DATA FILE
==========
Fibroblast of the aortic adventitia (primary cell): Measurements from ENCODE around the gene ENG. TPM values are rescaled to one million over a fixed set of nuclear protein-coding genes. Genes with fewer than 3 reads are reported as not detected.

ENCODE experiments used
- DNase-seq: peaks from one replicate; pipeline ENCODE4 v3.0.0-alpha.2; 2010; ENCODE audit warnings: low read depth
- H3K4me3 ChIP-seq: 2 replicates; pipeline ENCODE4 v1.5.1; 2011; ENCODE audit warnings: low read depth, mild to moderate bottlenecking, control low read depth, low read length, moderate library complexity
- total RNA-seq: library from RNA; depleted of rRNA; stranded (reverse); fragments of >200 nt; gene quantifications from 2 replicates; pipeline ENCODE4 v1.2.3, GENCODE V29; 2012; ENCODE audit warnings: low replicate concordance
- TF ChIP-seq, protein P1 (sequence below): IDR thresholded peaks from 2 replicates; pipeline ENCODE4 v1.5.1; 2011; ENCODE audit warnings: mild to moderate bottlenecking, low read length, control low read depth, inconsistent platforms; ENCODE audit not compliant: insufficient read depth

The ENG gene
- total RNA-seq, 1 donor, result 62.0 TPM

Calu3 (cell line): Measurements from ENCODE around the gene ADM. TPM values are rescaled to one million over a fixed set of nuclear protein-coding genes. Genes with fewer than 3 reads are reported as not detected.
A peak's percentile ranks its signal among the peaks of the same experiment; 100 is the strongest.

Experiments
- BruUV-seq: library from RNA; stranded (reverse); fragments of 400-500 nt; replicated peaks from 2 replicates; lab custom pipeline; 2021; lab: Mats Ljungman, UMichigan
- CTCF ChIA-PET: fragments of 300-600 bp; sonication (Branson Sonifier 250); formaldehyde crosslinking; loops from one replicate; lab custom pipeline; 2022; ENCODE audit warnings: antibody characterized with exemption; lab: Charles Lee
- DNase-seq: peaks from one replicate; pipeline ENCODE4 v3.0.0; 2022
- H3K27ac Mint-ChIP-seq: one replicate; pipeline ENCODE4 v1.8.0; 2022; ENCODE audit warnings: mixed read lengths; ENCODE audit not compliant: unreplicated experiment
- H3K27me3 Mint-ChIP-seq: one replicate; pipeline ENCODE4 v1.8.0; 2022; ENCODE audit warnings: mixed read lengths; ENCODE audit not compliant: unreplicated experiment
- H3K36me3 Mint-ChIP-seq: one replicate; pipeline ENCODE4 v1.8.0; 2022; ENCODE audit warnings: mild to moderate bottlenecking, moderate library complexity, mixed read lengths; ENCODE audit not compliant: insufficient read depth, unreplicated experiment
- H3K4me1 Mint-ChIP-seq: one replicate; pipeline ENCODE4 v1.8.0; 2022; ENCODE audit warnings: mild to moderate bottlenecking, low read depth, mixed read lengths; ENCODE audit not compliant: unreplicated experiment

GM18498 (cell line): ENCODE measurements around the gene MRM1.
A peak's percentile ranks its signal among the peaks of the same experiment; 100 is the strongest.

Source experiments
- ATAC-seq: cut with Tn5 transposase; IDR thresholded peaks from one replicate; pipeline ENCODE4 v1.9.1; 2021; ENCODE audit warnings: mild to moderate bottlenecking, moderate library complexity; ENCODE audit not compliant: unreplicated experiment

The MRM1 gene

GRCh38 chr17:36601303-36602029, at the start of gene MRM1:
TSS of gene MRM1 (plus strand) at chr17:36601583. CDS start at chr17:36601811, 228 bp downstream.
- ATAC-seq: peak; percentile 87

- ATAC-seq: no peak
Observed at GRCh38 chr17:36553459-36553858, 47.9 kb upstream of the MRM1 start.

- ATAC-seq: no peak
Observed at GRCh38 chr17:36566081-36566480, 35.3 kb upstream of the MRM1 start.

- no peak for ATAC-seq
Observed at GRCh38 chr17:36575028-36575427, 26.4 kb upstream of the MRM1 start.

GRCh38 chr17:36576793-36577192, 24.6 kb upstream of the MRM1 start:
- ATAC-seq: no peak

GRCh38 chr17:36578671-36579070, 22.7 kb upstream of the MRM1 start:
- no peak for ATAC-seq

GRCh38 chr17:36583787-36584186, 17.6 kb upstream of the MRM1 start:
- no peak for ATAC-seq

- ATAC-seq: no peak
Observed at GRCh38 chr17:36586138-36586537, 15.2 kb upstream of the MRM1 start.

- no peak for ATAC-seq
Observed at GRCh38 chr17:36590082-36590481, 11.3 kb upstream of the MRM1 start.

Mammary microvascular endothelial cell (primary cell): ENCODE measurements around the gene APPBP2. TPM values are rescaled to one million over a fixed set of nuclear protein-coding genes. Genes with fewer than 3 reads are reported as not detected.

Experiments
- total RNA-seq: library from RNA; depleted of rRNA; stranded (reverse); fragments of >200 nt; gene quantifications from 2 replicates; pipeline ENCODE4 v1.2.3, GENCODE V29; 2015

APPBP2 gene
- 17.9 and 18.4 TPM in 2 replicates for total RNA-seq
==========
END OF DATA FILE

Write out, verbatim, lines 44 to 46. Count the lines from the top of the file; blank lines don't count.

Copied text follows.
Experiments
- total RNA-seq: library from RNA; depleted of rRNA; stranded (reverse); fragments of >200 nt; gene quantifications from 2 replicates; pipeline ENCODE4 v1.2.3, GENCODE V29; 2015

APPBP2 gene